Yes, it may look a bit strange, especially if your baby tends to move backwards, but there’s nothing inherently wrong about crab crawling. It’s a fun way for babies to get around.
• The rolling crawl.
In this style, babies roll their entire body over in repetition so as to move forward.
It’s also known as the log roll or barrel roll.
A lot of babies do the log roll when they’re starting to learn how to crawl. Usually, they start by lying on their back, bringing one arm and leg over to the other side of the body.
They repeat the process to move around, which results in asymmetrical crawling.
Like most crawling patterns, there are certain benefits to this physical movement, but you should still encourage your baby to learn how to crawl naturally on their knees.
• Other types of crawls.
Sometimes, a baby’s crawl is so unique that it doesn’t necessarily fit into categories.
However, aside from the ones mentioned above, the most popular asymmetrical crawling styles include club crawling, hitch crawling, bottom scooting and bunny hop crawling.
All of these types of crawling are considered asymmetrical and abnormal.
However, they’re not going to cause any developmental issues for your baby.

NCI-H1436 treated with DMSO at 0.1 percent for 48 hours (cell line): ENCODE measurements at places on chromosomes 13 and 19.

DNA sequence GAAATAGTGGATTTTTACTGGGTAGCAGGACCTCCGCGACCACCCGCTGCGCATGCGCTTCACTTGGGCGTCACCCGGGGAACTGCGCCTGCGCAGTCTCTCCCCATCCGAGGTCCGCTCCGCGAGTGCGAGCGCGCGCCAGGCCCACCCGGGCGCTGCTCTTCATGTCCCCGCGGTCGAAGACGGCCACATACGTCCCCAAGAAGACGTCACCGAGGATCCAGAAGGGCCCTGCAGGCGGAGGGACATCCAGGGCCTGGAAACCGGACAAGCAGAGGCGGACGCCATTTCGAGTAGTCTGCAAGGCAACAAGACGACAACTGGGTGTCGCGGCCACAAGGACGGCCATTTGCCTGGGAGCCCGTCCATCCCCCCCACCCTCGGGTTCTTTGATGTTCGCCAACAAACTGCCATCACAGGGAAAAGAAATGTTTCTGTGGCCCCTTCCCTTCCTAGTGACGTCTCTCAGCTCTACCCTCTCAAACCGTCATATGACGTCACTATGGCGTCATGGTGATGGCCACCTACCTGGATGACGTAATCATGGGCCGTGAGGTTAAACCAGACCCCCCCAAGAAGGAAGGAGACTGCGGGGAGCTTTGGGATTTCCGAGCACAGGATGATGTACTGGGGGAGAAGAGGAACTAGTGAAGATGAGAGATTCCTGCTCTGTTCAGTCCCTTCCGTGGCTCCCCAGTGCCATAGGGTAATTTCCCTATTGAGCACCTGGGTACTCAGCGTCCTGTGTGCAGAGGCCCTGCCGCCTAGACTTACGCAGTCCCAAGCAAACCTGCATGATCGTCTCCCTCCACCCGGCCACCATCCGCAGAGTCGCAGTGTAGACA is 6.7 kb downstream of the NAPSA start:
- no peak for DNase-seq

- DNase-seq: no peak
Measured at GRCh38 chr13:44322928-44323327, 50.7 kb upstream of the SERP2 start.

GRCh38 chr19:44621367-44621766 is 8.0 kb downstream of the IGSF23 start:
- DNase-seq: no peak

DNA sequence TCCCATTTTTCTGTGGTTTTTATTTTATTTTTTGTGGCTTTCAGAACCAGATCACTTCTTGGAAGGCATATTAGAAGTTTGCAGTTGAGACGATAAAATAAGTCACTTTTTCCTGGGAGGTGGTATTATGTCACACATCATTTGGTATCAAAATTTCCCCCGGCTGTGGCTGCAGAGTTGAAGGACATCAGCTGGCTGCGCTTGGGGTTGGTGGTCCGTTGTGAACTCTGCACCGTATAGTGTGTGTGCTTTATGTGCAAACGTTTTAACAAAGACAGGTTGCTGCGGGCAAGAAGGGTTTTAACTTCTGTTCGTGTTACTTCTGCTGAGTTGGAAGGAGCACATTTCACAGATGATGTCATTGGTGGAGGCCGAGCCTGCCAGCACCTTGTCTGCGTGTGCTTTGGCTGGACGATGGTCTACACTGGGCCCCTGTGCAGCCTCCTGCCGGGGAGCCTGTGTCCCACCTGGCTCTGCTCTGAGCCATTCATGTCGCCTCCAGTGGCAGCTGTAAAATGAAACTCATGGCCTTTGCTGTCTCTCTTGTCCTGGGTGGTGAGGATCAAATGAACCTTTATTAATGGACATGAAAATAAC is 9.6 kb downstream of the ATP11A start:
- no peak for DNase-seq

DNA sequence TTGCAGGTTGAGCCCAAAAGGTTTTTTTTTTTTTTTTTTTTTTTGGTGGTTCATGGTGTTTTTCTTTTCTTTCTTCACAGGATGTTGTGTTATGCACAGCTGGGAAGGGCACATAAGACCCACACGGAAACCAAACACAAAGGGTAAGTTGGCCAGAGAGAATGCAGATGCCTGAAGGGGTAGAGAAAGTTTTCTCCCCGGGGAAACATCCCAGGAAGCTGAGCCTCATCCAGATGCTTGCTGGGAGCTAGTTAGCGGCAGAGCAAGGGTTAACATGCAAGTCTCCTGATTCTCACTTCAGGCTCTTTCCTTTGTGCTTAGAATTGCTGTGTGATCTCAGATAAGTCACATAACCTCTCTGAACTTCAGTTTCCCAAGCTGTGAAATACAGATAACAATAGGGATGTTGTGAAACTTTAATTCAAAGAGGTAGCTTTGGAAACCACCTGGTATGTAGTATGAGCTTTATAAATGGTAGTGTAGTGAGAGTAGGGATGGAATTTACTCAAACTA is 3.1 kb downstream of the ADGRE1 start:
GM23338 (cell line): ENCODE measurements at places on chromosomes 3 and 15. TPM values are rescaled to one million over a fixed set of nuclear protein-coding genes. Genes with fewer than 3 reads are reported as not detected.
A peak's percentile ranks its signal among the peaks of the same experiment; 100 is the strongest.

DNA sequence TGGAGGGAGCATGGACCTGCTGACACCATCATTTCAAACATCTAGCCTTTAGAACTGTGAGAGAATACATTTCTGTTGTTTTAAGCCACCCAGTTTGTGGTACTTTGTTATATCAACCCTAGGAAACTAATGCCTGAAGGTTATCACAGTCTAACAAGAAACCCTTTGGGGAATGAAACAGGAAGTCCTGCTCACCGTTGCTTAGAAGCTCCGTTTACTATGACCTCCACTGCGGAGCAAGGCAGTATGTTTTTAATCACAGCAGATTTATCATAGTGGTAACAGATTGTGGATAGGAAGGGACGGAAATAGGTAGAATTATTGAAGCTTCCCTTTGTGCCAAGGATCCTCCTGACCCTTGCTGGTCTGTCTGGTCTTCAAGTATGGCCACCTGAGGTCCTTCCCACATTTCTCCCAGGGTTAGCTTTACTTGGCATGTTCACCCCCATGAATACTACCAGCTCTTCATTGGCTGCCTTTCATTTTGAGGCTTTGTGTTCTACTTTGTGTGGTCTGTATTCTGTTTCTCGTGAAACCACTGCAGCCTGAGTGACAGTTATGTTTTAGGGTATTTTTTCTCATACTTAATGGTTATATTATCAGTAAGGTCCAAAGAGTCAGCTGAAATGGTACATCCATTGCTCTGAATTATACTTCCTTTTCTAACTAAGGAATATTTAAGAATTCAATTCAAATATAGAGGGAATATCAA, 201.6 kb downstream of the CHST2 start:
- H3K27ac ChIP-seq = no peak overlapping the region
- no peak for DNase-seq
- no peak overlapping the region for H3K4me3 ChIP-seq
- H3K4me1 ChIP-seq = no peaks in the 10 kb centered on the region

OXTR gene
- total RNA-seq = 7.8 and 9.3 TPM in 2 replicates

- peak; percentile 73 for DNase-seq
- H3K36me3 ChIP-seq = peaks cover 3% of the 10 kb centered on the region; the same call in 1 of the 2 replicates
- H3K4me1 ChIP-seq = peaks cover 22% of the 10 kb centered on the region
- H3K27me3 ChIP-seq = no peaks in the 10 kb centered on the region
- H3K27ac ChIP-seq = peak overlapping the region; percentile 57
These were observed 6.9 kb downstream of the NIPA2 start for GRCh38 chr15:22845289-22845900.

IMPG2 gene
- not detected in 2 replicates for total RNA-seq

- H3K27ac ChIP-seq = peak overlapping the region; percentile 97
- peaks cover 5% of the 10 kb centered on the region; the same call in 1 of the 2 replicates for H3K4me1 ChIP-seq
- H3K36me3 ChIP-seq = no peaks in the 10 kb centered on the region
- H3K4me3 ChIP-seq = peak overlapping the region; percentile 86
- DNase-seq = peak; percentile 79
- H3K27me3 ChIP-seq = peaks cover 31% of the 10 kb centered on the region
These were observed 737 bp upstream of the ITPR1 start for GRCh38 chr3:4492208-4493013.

The problem arrives if the problem persists for a longer period of time. In that case, babies tend to develop muscle and skeletal issues, which makes learning to walk harder.
While babies usually self-correct in a timely manner, it’s useful to know how to fix asymmetrical crawling, and to correct the pattern if the problem happens to persist.
How to Fix Asymmetrical Crawling
Babies crawl in all sorts of ways. A baby can crawl asymmetrically, but that doesn’t mean that a certain crawling pattern will cause them problems. They will likely grow out of it.
However, you can still take proactive steps towards fixing asymmetrical crawling.
In fact, you’re encouraged to do so, especially if the issue outstays its welcome.
• Tummy time is a crucial development activity for your baby for future skills.
During tummy time, a baby strengthens their core, upper body and hip muscles. If a baby doesn’t get enough tummy time, there’s a chance that it may lead to developmental delay.
By incorporating tummy time into your routine, you ensure that your baby gets all the physical exercise they need. Start with short sessions and work your way up gradually, and your baby’s future skills will be fulfilled.
• Use toys to encourage your child.
Every baby is naturally drawn to toys like a magnet.
Using toys to encourage your baby to crawl in a forward direction is a great way for a young baby to learn how to use both arms and legs equally and improve coordination.
You may want to choose toys that are visually appealing and interesting to your child.
Place the toy just out of your baby’s reach. When they do manage to reach the toy, offer praise and positive encouragement. Repeat the process, but don’t exhaust your baby.